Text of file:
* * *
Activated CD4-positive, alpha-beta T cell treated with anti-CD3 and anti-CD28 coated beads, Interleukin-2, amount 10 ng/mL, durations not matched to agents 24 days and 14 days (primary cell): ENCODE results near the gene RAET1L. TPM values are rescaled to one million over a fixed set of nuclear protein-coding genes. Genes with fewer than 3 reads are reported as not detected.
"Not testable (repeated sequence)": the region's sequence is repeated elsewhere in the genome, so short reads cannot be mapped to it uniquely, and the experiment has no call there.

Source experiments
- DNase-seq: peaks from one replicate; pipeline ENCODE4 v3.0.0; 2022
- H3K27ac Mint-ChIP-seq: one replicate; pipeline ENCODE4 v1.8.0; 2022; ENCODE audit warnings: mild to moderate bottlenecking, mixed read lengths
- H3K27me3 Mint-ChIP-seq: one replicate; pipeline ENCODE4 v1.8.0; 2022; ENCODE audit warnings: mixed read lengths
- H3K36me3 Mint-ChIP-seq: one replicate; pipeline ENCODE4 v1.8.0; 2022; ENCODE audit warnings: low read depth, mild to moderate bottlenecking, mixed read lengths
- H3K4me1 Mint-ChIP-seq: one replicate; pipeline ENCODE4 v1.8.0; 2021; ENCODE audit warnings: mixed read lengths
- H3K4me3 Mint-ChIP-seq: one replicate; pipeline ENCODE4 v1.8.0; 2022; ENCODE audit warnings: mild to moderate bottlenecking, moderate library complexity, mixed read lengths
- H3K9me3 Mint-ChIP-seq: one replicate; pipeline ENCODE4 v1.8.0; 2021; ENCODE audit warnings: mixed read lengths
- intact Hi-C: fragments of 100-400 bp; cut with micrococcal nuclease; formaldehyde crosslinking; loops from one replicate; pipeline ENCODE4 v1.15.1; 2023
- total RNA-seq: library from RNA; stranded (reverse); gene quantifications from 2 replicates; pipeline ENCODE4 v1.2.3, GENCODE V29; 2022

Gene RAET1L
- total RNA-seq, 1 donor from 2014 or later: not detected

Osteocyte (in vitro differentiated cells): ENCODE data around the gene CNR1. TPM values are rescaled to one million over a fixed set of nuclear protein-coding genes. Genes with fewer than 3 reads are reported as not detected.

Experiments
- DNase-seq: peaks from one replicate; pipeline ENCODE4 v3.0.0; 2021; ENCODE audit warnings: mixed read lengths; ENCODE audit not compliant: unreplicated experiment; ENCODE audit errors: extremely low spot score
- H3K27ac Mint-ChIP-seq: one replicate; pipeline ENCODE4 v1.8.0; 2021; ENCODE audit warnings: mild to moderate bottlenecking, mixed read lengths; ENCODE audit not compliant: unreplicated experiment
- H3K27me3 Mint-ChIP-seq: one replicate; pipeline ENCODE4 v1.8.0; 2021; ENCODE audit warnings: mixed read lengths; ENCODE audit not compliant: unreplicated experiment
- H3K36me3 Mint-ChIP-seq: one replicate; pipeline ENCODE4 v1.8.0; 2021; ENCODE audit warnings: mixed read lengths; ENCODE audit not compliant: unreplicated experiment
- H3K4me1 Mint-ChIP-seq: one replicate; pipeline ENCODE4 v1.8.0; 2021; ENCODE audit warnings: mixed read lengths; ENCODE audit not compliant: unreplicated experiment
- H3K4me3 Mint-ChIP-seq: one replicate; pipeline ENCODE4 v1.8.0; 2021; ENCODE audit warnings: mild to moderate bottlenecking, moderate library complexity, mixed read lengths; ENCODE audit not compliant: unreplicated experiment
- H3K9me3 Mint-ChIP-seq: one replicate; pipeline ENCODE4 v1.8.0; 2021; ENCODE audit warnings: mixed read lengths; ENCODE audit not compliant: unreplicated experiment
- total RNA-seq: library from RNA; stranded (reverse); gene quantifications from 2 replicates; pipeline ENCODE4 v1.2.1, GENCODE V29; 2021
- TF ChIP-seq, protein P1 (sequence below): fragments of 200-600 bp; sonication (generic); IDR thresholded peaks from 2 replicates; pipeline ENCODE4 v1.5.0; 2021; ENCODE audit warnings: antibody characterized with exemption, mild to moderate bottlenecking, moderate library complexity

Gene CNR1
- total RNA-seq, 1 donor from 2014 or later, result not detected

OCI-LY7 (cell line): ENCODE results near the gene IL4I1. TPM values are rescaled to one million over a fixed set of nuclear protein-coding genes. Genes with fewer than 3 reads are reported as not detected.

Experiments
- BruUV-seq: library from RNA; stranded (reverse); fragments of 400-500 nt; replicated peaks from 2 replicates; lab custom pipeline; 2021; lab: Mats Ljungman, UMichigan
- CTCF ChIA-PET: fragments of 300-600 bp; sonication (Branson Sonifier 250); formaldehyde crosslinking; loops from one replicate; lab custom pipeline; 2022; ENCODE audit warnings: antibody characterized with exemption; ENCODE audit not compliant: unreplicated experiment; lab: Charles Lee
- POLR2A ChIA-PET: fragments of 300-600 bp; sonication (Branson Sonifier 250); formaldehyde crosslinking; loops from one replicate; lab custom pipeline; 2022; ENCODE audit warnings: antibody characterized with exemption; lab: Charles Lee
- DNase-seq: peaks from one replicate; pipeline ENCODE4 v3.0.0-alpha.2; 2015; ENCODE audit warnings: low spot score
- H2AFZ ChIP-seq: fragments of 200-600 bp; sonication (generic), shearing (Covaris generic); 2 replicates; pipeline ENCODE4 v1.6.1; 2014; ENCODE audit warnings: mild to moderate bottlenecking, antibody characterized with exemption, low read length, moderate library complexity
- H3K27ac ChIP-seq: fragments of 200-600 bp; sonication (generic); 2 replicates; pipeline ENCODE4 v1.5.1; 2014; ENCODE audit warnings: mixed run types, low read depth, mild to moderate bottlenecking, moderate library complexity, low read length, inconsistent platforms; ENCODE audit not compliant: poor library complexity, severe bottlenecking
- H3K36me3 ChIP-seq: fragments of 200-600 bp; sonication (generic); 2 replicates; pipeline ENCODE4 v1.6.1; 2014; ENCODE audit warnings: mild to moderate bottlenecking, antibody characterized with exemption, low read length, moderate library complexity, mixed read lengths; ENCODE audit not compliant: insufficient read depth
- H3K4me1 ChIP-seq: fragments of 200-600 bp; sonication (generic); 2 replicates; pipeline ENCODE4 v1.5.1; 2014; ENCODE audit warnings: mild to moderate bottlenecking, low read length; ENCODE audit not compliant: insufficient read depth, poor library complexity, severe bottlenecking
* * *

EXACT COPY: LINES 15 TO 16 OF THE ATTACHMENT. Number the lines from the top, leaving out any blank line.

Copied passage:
Osteocyte (in vitro differentiated cells): ENCODE data around the gene CNR1. TPM values are rescaled to one million over a fixed set of nuclear protein-coding genes. Genes with fewer than 3 reads are reported as not detected.

Experiments